Dr. Kim Bak Olsen has two  new papers published in the Bulletin of the Seismological Society of America where the authors model ground motions for large scenario earthquakes to investigate the effects of the Georgia basin structure on ground shaking in Greater Vancouver, British Columbia, Canada.  The two papers simulate two scenario earthquakes; shallow blind‐thrust North America plate earthquakes and deep (>40  km) subducting Juan de Fuca plate earthquakes

Earthquake Ground Motion and 3D Georgia Basin Amplification in Southwest British Columbia:

Sheri Molnara, John F. Cassidyb,†, Kim B. Olsenc, Stan E. Dossoa, and Jiangheng Heb

aUniversity of Victoria, School of Earth and Ocean Sciences, 3800 Finnerty Road , Victoria, British Columbia V8P 5C2
bNatural Resources Canada, P.O. Box 6000, Sidney, British Columbia V8L 4B2
cSan Diego State University, Department of Geological Sciences, GMCS 231A, 5500 Campanile Dr, San Diego, California 92182‐1020

Shallow Blind‐Thrust Scenario Earthquakes

Abstract

Finite‐difference modeling of 3D long‐period (>2  s) ground motions for large (Mw 6.8) scenario earthquakes is conducted to investigate the effects of the Georgia basin structure on ground shaking in Greater Vancouver, British Columbia, Canada. Scenario earthquakes include shallow blind‐thrust North America (NA) plate earthquakes, simulated in locations congruent with linear clusters of shallow seismicity, that is, potential active faults. A slip distribution model of the Mw 6.7 Northridge, California, blind‐thrust earthquake, with the hypocenter modified to 5 km depth, is used to characterize the source rupture process. Two sets of simulations are performed for a given scenario earthquake using models with and without Georgia basin sediments. The ratio of predicted peak ground velocity (PGV) for the two simulations is applied here as a quantitative measure of amplification due to 3D basin structure. A total of eight shallow blind‐thrust NA plate scenario earthquakes are simulated within 100 km of Greater Vancouver. Overall, predicted ground motions are higher in the down‐dip direction of each epicenter due to the source radiation pattern; hence, scenario earthquakes located south of Vancouver produce the highest motions in the city. The average maximum PGV at stiff soil sites across Greater Vancouver considering all eight scenario earthquakes is 17.8  cm/s (modified Mercalli intensity VII); the average increase in peak motion due to the presence of Georgia basin sediments is a factor of 4.1. The effective duration of moderate‐level (≥3.4  cm/s) shaking within Greater Vancouver is an average of 22 s longer when Georgia basin sediments are included in the 3D structure model.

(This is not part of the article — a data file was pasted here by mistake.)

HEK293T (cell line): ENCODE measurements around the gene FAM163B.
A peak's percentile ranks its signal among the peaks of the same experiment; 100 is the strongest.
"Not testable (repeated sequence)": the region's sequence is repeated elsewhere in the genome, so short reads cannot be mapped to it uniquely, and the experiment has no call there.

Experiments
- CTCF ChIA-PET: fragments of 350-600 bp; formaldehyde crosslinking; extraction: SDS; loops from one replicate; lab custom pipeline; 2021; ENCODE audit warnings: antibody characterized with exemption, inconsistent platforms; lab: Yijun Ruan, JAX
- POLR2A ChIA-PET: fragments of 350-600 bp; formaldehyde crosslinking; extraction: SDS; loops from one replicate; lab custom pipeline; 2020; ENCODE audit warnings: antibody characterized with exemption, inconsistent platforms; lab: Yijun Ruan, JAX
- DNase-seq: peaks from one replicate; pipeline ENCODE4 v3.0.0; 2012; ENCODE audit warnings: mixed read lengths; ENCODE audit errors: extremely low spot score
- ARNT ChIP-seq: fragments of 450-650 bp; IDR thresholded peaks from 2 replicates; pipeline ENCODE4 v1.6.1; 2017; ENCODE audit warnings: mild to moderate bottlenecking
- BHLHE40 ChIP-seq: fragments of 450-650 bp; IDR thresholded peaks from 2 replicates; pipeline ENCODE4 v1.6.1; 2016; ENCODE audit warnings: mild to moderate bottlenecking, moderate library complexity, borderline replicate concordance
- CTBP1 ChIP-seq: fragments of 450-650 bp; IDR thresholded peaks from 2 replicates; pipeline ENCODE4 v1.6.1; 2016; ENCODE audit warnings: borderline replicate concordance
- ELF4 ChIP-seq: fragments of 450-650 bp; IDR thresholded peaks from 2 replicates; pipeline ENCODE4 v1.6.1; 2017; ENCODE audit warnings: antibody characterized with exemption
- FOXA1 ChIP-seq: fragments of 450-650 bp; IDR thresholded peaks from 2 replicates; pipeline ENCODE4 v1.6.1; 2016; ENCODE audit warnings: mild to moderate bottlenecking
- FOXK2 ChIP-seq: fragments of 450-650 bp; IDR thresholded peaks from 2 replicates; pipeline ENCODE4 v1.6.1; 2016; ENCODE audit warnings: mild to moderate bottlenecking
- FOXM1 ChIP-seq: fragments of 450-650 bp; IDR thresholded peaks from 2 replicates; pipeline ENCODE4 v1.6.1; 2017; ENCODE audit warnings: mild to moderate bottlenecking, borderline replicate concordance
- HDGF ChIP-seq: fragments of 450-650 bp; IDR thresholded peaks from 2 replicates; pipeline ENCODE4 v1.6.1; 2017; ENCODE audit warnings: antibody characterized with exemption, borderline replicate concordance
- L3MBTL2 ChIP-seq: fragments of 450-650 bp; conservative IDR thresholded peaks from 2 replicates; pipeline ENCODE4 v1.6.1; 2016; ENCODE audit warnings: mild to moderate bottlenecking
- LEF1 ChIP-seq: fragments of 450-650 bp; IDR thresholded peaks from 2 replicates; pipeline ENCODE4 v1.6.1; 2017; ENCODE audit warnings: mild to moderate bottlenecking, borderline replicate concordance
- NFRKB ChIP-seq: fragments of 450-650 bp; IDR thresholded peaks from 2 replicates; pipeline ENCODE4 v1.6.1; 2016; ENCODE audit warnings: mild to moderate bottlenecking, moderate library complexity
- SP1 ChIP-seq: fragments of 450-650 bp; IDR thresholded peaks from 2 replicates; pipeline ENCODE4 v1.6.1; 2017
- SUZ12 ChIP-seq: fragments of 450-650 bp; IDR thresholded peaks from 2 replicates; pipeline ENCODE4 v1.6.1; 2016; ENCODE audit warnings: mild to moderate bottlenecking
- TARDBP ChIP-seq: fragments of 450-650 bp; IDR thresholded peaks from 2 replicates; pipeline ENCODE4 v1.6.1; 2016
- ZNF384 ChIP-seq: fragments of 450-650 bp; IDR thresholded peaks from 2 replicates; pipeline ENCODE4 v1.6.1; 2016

BSSASheri Molnar, John F. Cassidy, Kim B. Olsen, Stan E. Dosso, and Jiangheng He, Earthquake Ground Motion and 3D Georgia Basin Amplification in Southwest British Columbia: Shallow Blind‐Thrust Scenario Earthquakes, Bulletin of the Seismological Society of America, First published on January 21, 2014, doi:10.1785/0120130116

Deep Juan de Fuca Plate Scenario Earthquakes

Abstract

Finite‐difference modeling of 3D long‐period (>2  s) ground motions for large (Mw 6.8) scenario earthquakes is conducted to investigate effects of the Georgia basin structure on ground shaking in Greater Vancouver, British Columbia, Canada. Scenario earthquakes include deep (>40  km) subducting Juan de Fuca (JdF) plate earthquakes, simulated in locations congruent with known seismicity. Two sets of simulations are performed for a given scenario earthquake using models with and without Georgia basin sediments. The chosen peak motion metric is the geometric mean of the two orthogonal horizontal components of motion. The ratio between predicted peak ground velocity (PGV) for the two simulations is applied here as a quantitative measure of amplification due to 3D basin structure. A total of 10 deep subducting JdF plate earthquakes are simulated within 100 km of Greater Vancouver. Simulations are calibrated using records from the 2001 Mw 6.8 Nisqually earthquake. On average, the predicted level of average PGV at stiff soil sites across Greater Vancouver for an Mw 6.8 JdF plate earthquake is 3.2  cm/s (modified Mercalli intensity IV–V). The average increase in PGV due to basin structure across Greater Vancouver is 3.1. Focusing of north‐northeast‐propagating surface waves by shallow (<1  km) basin structure increases ground motion in a localized region of south Greater Vancouver; hence, scenario JdF plate earthquakes located ≥80  km south‐southwest of Vancouver are potentially the most hazardous.

BSSASheri Molnar, John F. Cassidy, Kim B. Olsen, Stan E. Dosso, and Jiangheng He, Earthquake Ground Motion and 3D Georgia Basin Amplification in Southwest British Columbia: Deep Juan de Fuca Plate Scenario Earthquakes, Bulletin of the Seismological Society of America, First published on January 21, 2014, doi:10.1785/0120110277

 

Tags: , ,